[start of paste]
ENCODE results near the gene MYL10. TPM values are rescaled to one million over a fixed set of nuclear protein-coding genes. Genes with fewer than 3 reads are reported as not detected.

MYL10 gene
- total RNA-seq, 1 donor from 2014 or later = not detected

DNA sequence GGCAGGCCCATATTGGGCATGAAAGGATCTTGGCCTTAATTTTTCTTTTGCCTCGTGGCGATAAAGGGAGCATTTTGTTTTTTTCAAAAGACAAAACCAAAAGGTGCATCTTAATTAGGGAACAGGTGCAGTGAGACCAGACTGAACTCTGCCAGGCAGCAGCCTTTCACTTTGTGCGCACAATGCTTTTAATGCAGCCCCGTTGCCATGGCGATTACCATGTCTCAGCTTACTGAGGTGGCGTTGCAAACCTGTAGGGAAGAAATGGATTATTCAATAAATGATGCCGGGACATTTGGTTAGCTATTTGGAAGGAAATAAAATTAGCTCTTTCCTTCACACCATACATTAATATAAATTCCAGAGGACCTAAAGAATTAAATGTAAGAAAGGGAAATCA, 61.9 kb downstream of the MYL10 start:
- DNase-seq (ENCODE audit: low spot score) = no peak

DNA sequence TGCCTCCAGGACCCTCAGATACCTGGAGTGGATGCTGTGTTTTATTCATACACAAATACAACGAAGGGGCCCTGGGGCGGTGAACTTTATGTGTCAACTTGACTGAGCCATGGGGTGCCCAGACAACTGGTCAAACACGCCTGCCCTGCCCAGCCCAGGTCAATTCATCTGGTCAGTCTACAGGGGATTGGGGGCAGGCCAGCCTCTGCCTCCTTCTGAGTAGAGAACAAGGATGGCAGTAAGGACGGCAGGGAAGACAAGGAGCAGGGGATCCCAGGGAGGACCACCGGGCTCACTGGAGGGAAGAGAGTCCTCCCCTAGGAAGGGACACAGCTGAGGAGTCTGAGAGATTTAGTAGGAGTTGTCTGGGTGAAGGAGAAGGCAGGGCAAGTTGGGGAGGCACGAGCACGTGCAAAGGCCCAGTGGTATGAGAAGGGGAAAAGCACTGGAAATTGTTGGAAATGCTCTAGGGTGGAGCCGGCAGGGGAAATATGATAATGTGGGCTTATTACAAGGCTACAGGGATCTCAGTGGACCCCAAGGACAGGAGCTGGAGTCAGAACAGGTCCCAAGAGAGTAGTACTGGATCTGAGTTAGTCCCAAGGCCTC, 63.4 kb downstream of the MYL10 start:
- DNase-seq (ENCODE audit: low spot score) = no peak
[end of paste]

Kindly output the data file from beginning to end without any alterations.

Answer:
ENCODE results near the gene MYL10. TPM values are rescaled to one million over a fixed set of nuclear protein-coding genes. Genes with fewer than 3 reads are reported as not detected.

MYL10 gene
- total RNA-seq, 1 donor from 2014 or later = not detected

DNA sequence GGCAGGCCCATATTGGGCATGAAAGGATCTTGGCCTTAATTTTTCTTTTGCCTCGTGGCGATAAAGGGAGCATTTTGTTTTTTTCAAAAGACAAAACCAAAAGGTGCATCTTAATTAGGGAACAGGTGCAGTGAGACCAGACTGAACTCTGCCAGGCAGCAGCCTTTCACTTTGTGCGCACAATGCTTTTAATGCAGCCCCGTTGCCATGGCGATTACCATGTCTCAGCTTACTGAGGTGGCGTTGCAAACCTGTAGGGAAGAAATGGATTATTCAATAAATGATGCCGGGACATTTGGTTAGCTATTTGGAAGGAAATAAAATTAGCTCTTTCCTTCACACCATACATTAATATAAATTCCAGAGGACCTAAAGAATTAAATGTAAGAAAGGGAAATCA, 61.9 kb downstream of the MYL10 start:
- DNase-seq (ENCODE audit: low spot score) = no peak

DNA sequence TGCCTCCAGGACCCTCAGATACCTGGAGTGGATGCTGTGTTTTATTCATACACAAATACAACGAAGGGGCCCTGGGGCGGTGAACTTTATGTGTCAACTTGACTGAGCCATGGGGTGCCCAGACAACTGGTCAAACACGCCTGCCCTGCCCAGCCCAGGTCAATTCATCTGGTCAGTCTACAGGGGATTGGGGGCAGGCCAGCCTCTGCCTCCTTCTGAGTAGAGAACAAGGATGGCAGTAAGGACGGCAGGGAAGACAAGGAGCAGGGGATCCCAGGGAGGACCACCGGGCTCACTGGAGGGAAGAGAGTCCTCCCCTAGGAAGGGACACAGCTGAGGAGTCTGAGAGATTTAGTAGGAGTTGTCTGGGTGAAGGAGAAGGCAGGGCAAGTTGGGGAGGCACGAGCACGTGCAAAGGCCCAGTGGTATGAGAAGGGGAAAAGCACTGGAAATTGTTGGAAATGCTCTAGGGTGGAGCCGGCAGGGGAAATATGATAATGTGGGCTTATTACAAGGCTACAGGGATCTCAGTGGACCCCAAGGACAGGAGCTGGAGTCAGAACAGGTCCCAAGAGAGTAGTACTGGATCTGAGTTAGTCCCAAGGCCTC, 63.4 kb downstream of the MYL10 start:
- DNase-seq (ENCODE audit: low spot score) = no peak